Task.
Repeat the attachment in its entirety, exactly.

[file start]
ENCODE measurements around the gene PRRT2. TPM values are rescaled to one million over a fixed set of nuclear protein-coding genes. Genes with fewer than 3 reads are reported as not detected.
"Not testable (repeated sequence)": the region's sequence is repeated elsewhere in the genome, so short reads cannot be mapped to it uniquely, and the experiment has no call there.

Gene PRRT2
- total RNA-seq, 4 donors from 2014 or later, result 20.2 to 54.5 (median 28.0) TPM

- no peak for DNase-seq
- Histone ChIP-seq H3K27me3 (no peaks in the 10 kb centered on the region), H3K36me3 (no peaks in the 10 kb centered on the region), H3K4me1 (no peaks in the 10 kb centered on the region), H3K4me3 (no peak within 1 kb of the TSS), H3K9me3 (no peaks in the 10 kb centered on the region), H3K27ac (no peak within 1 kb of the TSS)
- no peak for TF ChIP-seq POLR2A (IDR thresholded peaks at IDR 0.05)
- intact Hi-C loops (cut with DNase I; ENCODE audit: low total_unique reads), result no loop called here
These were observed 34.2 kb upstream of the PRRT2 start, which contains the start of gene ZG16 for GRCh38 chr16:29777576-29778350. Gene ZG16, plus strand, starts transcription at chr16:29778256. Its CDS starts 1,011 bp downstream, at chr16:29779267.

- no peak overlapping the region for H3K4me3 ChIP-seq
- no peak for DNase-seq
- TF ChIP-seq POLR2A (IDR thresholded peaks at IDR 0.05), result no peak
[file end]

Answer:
ENCODE measurements around the gene PRRT2. TPM values are rescaled to one million over a fixed set of nuclear protein-coding genes. Genes with fewer than 3 reads are reported as not detected.
"Not testable (repeated sequence)": the region's sequence is repeated elsewhere in the genome, so short reads cannot be mapped to it uniquely, and the experiment has no call there.

Gene PRRT2
- total RNA-seq, 4 donors from 2014 or later, result 20.2 to 54.5 (median 28.0) TPM

- no peak for DNase-seq
- Histone ChIP-seq H3K27me3 (no peaks in the 10 kb centered on the region), H3K36me3 (no peaks in the 10 kb centered on the region), H3K4me1 (no peaks in the 10 kb centered on the region), H3K4me3 (no peak within 1 kb of the TSS), H3K9me3 (no peaks in the 10 kb centered on the region), H3K27ac (no peak within 1 kb of the TSS)
- no peak for TF ChIP-seq POLR2A (IDR thresholded peaks at IDR 0.05)
- intact Hi-C loops (cut with DNase I; ENCODE audit: low total_unique reads), result no loop called here
These were observed 34.2 kb upstream of the PRRT2 start, which contains the start of gene ZG16 for GRCh38 chr16:29777576-29778350. Gene ZG16, plus strand, starts transcription at chr16:29778256. Its CDS starts 1,011 bp downstream, at chr16:29779267.

- no peak overlapping the region for H3K4me3 ChIP-seq
- no peak for DNase-seq
- TF ChIP-seq POLR2A (IDR thresholded peaks at IDR 0.05), result no peak